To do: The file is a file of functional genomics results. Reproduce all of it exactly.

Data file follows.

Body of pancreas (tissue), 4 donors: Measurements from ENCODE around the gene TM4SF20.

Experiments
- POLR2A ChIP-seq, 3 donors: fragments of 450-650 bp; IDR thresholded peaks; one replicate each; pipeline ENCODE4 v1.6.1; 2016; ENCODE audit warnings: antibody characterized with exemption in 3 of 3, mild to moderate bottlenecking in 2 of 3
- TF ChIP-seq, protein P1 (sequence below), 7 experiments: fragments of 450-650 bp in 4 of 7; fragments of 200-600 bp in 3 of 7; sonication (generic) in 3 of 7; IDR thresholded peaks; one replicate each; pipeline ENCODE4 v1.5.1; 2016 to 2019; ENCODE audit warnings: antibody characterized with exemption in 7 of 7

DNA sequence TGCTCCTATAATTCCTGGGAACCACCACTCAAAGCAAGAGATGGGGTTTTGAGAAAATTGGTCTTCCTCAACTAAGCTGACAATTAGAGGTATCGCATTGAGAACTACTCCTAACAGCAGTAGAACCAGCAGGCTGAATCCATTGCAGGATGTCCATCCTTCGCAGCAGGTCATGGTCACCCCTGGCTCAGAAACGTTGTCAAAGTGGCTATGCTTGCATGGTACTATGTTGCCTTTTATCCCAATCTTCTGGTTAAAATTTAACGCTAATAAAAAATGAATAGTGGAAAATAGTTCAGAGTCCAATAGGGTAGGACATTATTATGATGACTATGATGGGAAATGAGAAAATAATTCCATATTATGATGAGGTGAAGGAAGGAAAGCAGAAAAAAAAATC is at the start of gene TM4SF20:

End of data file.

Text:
Body of pancreas (tissue), 4 donors: Measurements from ENCODE around the gene TM4SF20.

Experiments
- POLR2A ChIP-seq, 3 donors: fragments of 450-650 bp; IDR thresholded peaks; one replicate each; pipeline ENCODE4 v1.6.1; 2016; ENCODE audit warnings: antibody characterized with exemption in 3 of 3, mild to moderate bottlenecking in 2 of 3
- TF ChIP-seq, protein P1 (sequence below), 7 experiments: fragments of 450-650 bp in 4 of 7; fragments of 200-600 bp in 3 of 7; sonication (generic) in 3 of 7; IDR thresholded peaks; one replicate each; pipeline ENCODE4 v1.5.1; 2016 to 2019; ENCODE audit warnings: antibody characterized with exemption in 7 of 7

DNA sequence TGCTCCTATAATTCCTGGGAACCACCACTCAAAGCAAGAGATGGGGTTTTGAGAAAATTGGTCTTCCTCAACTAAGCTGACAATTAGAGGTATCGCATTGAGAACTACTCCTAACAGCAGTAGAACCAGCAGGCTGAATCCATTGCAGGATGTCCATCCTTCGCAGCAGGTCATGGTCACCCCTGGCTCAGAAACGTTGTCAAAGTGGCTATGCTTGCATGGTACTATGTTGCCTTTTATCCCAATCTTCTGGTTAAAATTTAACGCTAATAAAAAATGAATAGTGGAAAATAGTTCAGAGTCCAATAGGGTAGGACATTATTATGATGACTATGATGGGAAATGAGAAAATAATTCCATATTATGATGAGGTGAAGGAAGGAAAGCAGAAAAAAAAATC is at the start of gene TM4SF20: